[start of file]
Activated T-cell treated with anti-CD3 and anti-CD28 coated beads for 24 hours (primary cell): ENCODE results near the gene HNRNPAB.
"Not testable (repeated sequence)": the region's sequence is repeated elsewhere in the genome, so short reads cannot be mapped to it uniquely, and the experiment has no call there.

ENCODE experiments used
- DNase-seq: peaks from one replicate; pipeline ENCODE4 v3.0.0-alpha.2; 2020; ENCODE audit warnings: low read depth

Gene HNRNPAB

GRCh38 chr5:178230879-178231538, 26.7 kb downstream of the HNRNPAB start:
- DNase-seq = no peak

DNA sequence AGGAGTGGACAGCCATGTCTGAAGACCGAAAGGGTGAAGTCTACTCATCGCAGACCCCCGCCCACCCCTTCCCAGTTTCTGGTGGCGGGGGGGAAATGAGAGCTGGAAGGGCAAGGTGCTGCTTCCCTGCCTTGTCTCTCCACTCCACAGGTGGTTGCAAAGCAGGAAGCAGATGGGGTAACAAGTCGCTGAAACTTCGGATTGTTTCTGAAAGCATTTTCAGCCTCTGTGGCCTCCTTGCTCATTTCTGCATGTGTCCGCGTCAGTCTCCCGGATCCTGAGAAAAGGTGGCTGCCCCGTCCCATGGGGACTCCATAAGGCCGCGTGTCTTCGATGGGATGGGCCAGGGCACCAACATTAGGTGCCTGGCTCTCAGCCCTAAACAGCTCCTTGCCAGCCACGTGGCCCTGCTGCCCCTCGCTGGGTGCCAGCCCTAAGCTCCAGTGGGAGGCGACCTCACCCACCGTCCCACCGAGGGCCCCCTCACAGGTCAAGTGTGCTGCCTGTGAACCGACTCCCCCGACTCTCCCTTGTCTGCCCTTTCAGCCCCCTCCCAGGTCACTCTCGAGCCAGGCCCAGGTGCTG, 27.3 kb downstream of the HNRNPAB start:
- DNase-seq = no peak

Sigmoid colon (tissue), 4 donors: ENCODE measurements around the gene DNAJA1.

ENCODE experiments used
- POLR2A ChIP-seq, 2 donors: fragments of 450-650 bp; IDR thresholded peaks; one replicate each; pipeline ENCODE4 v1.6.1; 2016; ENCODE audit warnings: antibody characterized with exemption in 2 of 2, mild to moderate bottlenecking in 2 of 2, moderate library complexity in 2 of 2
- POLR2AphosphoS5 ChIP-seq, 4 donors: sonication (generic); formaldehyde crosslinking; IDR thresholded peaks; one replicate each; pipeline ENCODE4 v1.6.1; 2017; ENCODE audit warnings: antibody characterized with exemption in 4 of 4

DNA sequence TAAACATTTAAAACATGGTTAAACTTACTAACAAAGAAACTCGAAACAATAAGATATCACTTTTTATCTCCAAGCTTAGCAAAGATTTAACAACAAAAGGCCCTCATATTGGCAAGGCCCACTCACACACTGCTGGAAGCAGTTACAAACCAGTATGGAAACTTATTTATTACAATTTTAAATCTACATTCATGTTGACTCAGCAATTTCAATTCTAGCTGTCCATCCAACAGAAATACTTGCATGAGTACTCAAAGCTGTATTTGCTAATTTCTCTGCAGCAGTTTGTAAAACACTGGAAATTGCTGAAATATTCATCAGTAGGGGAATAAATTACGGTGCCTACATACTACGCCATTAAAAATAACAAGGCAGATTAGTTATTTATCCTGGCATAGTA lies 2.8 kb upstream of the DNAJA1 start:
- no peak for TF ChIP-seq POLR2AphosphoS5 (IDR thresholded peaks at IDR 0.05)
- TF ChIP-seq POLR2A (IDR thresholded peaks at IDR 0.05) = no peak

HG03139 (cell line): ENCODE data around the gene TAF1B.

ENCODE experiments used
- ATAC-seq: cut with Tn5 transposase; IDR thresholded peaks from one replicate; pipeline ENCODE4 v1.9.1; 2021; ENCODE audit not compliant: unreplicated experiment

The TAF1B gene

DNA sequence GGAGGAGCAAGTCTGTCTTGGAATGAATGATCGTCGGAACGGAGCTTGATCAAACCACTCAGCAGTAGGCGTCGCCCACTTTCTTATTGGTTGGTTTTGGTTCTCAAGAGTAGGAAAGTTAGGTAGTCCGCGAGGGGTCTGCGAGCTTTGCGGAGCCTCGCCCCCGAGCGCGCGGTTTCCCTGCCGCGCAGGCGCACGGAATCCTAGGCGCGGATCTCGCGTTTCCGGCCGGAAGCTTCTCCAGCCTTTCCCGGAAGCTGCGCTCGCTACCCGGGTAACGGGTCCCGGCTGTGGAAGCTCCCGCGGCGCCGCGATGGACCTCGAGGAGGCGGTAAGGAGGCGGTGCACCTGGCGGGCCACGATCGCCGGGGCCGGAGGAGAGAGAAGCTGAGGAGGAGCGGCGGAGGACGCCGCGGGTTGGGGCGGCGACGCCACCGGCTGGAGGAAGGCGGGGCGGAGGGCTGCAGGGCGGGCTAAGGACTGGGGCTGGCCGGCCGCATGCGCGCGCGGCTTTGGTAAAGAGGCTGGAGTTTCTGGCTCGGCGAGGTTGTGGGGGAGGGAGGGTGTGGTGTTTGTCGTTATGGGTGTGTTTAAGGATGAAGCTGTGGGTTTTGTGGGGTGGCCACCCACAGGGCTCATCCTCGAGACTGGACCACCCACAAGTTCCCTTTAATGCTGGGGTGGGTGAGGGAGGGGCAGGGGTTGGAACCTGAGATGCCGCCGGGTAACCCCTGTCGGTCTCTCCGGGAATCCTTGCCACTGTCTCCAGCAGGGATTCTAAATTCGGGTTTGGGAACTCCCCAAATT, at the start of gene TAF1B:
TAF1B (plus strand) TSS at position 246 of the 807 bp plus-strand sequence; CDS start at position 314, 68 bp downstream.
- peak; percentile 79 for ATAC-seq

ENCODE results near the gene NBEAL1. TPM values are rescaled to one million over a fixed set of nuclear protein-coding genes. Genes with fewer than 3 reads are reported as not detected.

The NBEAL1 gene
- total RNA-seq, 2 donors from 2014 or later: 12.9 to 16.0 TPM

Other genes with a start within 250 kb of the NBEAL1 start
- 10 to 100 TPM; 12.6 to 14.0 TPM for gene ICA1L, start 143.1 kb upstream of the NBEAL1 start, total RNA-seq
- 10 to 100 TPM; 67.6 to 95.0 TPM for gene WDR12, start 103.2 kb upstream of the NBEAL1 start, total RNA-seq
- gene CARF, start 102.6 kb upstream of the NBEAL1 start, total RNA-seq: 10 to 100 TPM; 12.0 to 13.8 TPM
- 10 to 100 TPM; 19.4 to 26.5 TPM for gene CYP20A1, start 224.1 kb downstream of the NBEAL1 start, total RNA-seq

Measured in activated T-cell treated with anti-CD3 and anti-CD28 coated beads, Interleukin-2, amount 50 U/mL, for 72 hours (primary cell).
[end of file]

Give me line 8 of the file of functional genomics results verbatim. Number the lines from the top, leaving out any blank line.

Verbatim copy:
DNA sequence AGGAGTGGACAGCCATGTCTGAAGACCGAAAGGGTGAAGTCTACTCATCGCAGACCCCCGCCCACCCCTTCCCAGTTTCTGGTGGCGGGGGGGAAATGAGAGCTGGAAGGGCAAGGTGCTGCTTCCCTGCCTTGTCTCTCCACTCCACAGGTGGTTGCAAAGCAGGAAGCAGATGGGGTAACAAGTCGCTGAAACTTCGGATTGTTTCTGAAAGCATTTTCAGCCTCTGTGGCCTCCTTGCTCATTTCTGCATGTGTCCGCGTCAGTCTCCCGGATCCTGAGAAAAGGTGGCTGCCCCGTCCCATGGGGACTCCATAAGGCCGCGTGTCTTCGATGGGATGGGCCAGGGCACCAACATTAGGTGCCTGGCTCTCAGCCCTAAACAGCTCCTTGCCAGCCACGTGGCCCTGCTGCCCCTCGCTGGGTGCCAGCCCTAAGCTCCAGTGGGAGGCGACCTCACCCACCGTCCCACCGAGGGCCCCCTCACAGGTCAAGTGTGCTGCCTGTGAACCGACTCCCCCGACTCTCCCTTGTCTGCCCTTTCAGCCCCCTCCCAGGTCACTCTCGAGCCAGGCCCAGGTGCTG, 27.3 kb downstream of the HNRNPAB start: